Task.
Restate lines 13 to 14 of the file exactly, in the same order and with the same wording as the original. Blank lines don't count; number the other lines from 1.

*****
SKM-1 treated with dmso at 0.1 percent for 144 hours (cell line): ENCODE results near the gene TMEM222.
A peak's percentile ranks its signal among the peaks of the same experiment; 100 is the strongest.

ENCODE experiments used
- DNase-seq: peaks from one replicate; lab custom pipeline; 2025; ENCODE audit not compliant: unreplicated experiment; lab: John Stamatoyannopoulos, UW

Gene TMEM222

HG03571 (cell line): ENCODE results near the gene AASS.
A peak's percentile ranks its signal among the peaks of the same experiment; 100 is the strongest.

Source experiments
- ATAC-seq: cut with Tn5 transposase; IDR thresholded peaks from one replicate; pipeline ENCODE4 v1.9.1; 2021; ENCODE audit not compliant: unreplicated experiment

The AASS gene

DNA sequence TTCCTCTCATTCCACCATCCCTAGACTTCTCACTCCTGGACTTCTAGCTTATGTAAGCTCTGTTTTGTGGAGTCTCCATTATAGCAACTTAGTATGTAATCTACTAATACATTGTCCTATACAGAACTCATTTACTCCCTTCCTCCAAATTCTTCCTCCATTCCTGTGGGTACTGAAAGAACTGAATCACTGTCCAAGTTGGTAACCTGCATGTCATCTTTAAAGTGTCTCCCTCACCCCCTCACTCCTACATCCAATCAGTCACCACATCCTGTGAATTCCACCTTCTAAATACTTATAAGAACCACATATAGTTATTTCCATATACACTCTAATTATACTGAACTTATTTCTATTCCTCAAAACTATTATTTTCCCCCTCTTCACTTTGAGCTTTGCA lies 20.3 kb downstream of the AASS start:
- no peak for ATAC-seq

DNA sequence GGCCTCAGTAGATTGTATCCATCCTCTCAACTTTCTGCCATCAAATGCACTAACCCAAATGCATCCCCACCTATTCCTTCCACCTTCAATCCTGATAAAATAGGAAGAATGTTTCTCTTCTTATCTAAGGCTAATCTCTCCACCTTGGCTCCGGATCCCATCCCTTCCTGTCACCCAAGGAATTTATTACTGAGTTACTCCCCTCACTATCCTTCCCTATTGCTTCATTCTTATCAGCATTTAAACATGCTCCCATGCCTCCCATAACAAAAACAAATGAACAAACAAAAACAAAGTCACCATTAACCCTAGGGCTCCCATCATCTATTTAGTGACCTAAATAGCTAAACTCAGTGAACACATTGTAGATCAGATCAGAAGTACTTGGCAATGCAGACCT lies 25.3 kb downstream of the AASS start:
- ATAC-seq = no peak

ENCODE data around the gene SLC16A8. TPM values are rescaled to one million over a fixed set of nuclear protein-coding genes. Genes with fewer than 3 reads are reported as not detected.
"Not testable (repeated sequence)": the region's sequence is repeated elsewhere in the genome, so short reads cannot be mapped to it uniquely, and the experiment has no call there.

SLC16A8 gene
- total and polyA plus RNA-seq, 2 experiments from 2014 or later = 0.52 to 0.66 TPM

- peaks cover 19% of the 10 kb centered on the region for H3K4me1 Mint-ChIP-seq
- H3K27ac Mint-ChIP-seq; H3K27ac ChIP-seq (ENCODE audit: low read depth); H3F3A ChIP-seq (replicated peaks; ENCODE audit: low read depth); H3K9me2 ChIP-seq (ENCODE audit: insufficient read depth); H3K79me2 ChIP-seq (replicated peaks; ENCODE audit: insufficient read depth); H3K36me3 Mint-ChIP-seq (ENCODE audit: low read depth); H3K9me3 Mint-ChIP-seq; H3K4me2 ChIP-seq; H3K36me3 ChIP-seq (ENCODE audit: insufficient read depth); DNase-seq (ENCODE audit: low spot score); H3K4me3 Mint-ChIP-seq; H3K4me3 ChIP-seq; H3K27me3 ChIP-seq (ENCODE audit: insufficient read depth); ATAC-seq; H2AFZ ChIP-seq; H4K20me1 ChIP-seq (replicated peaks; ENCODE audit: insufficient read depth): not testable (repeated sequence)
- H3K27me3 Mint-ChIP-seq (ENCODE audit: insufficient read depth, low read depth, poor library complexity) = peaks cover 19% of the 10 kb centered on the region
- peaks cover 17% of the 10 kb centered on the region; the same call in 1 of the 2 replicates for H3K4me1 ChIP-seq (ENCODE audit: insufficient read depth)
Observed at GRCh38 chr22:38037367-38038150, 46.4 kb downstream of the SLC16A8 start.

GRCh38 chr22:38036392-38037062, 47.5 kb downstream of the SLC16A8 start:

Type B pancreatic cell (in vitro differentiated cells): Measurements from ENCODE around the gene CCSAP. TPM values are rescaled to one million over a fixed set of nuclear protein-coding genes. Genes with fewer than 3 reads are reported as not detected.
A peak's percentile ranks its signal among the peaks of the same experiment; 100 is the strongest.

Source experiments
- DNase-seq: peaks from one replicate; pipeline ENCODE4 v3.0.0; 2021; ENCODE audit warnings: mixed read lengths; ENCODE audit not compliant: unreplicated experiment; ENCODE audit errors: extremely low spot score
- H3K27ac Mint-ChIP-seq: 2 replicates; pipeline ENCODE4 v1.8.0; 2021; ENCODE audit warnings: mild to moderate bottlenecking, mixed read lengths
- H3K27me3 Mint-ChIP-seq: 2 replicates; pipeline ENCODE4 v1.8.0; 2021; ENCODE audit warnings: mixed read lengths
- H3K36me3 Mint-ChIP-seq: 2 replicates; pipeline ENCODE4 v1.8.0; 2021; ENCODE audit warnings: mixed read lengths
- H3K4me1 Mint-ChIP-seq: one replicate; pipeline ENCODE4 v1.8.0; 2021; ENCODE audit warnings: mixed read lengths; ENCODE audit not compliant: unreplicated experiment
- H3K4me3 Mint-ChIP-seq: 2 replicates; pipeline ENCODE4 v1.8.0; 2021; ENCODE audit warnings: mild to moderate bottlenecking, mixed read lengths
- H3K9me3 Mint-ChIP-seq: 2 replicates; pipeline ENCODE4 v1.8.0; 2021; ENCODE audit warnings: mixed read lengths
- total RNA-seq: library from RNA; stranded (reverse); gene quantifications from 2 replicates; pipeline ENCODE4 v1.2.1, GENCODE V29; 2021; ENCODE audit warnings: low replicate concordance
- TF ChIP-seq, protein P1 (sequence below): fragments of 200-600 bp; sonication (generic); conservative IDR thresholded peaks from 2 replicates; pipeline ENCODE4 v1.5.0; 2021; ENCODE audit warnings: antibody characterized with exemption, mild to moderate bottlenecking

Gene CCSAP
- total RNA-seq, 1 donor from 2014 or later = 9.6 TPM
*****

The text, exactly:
DNA sequence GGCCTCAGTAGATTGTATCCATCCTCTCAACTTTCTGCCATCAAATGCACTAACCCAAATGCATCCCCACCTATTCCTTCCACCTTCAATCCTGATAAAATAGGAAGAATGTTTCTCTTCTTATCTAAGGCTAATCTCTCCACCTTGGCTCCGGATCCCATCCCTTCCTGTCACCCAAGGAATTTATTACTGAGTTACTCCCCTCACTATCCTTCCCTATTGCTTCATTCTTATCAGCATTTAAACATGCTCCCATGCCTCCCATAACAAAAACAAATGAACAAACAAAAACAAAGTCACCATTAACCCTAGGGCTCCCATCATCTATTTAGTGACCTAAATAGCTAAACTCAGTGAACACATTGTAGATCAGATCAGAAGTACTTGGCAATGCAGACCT lies 25.3 kb downstream of the AASS start:
- ATAC-seq = no peak